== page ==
Apple To Launch Several ARM-Powered Mac Laptops And Desktops In 2021: Report

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We last visited the long-running saga of Apple's rumored switch from Intel x86 chips to its own Arm chips for Macs back in February. At the time, reliable Apple analyst Ming-Ch Kuo alleged that the first of these new machines would arrive during the second half of 2021.

Today, however, we're getting some additional insight into these launches, with Kuo further alleging that "several" Arm-based Macs will launch in 2021 including both laptop and desktop models. Arm-powered desktops haven't really been on the radar for PC manufacturers as power consumption for a device that is constantly plugged in isn't usually as much of a concern for regular consumers. 

However, Kuo is indicating that the move could mean a big boost to Apple's bottom line with chip costs that are 40 to 60 percent lower than what it pays for Intel processors. Besides the obvious cost benefits [for Apple], consumers will get chips that should offer comparable performance -- at least while running native apps -- with far lower power consumption and lower heat output.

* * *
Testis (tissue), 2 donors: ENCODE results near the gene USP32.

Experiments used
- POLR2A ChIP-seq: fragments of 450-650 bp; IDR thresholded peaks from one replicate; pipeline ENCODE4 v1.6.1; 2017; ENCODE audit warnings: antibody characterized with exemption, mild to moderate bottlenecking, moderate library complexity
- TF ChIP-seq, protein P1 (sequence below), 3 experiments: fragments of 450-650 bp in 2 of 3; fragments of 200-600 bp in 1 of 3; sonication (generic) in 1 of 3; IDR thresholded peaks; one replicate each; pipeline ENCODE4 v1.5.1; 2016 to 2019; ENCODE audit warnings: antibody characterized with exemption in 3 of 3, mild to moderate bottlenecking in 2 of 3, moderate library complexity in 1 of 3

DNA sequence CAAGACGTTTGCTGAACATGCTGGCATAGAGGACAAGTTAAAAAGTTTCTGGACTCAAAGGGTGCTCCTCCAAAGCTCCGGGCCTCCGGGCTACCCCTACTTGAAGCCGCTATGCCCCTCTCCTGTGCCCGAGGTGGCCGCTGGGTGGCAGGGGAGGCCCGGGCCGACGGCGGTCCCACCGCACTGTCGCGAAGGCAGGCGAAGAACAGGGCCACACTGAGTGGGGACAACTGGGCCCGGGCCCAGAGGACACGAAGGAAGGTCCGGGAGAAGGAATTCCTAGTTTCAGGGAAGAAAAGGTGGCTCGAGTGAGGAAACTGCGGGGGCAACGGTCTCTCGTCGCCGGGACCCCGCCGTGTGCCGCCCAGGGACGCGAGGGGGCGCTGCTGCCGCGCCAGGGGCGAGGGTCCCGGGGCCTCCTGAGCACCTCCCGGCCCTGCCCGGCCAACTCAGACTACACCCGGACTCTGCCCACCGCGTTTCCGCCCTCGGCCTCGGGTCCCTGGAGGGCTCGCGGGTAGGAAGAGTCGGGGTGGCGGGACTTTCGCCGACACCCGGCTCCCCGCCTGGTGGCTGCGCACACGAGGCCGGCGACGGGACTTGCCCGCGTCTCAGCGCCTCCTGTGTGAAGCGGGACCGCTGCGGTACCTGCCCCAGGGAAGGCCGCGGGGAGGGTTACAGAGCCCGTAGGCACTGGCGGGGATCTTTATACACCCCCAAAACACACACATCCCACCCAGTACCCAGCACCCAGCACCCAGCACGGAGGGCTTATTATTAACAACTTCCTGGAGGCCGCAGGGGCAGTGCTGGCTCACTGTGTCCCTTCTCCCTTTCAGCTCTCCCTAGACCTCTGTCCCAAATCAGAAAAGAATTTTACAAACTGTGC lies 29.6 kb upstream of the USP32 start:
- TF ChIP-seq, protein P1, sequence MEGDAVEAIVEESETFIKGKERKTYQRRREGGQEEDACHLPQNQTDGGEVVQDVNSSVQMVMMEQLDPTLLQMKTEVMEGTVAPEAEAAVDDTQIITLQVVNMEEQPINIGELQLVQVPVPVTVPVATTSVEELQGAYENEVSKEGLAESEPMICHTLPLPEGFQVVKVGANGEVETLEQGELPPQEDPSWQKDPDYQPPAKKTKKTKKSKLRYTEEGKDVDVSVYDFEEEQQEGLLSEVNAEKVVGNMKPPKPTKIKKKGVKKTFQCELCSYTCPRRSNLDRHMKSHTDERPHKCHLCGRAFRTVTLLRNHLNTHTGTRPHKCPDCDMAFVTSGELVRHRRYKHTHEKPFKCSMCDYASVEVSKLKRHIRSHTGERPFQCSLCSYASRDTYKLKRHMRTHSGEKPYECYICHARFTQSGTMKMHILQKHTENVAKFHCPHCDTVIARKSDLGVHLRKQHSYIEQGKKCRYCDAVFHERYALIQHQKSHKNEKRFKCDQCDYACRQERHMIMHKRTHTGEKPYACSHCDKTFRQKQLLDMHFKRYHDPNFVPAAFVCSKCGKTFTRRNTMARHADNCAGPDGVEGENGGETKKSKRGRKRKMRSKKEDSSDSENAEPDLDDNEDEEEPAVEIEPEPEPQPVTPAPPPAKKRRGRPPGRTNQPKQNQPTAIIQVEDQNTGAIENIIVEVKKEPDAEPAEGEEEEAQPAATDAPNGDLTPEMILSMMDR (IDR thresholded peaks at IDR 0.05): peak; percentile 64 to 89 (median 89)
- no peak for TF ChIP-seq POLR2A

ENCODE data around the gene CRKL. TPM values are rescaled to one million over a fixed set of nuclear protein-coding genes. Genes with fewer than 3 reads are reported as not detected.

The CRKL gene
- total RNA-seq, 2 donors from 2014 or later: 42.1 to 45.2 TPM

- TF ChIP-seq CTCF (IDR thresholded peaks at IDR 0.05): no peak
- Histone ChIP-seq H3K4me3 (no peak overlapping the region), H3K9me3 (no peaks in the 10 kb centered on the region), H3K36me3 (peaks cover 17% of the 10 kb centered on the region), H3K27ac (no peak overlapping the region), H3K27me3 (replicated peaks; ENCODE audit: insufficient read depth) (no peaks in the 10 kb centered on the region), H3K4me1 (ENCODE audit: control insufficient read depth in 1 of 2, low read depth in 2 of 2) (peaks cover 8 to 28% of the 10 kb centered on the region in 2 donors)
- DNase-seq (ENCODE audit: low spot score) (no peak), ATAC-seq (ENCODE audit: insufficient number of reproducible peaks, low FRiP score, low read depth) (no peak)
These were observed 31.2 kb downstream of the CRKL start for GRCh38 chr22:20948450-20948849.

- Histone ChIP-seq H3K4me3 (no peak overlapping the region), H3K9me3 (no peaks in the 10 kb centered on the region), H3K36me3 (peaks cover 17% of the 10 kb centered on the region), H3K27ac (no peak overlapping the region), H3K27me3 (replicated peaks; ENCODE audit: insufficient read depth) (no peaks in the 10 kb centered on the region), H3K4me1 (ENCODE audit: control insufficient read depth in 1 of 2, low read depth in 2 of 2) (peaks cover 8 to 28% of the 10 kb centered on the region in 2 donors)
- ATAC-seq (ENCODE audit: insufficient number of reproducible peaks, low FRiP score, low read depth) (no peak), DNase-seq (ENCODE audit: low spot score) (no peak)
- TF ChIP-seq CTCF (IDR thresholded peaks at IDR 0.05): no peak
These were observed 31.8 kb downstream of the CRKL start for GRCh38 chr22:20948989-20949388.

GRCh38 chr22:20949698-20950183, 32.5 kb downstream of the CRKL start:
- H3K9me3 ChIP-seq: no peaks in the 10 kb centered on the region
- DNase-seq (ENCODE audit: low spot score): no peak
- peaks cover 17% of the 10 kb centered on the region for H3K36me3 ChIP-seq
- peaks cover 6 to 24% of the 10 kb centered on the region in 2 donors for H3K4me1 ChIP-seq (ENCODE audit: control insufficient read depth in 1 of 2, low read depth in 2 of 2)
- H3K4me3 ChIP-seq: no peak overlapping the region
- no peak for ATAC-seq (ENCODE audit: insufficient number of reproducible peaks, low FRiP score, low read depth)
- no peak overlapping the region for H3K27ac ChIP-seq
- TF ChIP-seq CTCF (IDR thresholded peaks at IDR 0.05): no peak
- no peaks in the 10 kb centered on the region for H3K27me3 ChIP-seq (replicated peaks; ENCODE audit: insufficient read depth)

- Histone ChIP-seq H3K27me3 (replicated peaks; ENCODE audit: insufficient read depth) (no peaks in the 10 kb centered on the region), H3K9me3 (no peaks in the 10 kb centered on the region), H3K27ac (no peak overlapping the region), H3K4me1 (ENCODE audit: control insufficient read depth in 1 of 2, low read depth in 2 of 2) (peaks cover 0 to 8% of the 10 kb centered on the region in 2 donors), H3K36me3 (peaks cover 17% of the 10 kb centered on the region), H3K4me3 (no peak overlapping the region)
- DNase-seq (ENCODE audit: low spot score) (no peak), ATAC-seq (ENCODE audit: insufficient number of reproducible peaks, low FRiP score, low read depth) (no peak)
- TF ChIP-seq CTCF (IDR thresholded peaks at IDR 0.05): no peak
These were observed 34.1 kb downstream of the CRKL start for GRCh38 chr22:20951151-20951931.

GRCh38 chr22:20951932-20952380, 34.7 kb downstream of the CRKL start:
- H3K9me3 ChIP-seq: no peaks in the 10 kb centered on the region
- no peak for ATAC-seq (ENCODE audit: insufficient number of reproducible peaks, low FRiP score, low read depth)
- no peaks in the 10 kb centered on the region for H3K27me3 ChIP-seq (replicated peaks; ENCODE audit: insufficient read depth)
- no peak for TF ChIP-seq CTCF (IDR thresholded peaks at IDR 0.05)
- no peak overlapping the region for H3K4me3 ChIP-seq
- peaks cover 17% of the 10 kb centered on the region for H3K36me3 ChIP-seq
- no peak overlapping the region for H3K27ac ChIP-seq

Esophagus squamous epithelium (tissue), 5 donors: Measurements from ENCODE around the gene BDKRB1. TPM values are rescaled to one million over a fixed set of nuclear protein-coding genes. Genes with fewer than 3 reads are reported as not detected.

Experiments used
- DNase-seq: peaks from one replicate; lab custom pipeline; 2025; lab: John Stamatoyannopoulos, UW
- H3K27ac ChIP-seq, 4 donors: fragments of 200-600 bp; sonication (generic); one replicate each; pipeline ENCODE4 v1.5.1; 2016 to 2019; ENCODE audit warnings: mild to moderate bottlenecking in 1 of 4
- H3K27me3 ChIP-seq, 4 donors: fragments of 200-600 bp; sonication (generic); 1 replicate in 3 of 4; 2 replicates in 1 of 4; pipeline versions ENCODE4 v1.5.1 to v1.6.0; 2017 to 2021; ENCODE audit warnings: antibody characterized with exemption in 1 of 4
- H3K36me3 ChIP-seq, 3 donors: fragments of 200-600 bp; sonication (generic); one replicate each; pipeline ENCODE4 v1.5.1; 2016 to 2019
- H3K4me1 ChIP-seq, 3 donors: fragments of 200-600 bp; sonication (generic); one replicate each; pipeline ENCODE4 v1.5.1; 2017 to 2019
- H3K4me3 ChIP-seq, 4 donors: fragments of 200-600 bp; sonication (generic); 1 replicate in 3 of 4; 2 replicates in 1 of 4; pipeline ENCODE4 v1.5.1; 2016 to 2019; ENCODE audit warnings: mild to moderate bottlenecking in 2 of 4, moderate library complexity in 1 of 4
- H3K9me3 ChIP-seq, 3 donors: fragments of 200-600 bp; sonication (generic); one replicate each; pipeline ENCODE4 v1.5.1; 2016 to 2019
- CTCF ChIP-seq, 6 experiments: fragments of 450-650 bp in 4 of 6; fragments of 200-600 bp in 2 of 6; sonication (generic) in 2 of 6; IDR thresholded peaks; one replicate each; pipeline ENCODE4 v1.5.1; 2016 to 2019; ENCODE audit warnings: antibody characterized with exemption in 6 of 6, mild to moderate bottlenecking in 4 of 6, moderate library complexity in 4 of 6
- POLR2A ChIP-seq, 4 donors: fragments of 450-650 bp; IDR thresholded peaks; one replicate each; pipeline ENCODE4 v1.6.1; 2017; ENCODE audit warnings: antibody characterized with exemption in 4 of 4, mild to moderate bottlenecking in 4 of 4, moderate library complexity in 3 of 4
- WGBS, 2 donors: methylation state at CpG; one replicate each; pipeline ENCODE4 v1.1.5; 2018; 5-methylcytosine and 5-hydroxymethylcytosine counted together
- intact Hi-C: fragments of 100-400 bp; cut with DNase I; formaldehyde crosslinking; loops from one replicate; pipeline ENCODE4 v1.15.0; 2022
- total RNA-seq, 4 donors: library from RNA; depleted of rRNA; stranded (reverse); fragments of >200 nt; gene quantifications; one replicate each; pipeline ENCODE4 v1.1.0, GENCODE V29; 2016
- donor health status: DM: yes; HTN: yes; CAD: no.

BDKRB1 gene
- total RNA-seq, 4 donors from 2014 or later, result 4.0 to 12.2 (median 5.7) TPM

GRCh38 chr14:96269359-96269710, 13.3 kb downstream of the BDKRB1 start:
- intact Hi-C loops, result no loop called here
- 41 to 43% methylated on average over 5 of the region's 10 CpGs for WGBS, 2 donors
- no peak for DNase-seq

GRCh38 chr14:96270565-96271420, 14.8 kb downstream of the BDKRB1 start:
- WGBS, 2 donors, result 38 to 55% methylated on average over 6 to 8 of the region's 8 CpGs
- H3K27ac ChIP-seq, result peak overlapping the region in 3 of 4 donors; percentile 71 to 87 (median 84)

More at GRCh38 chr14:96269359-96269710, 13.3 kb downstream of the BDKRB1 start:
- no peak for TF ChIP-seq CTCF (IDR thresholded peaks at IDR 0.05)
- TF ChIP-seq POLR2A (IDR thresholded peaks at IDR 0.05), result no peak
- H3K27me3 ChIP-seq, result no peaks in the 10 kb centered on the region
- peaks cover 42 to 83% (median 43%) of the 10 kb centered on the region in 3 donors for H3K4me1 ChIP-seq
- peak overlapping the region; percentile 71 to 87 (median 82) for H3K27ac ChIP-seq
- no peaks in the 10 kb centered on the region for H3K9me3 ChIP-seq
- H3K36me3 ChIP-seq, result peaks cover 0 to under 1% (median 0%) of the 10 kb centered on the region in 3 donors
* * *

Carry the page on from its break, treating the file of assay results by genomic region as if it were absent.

One other thing to keep in mind is that Apple would no longer be at the mercy of Intel's CPU roadmaps, which have been shredded in recent years. With Apple controlling the entire stack from the hardware to the software the runs on the machines, it alone will command product releases and will be able to further optimize its machines to wring out the most performance.

The move to its own Arm-based processors will be a monumental shift for Apple and a big blow to Intel. However, the writing should have been on the wall for Intel given the missed product launches and Apple's insistence on bringing more chip development in-house (including 5G modems).

Kuo is separately reporting that Macs will gain support for the USB 4 protocol starting in 2022. USB 4 is based on the Thunderbolt 3 protocol and will be provided royalty-free by Intel. The spec calls for data transfer speeds of up to 40Gbps.

It will be an interesting few years to say the least in the Mac world, and we'll be intrigued to see how the software transition/compatibility from x86 to Arm is handled by Apple.